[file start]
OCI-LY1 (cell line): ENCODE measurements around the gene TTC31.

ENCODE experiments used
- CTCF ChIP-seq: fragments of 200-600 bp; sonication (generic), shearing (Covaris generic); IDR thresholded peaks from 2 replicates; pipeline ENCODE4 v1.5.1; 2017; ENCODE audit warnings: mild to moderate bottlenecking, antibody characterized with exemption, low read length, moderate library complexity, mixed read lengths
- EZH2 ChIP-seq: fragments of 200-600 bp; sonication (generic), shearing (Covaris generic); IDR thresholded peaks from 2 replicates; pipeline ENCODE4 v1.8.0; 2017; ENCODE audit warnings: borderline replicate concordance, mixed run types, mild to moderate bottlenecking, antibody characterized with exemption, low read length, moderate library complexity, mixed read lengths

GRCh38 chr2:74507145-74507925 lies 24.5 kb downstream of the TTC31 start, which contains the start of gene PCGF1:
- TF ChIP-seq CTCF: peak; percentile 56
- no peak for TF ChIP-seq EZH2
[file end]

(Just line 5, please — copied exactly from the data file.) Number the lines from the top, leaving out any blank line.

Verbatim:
GRCh38 chr2:74507145-74507925 lies 24.5 kb downstream of the TTC31 start, which contains the start of gene PCGF1: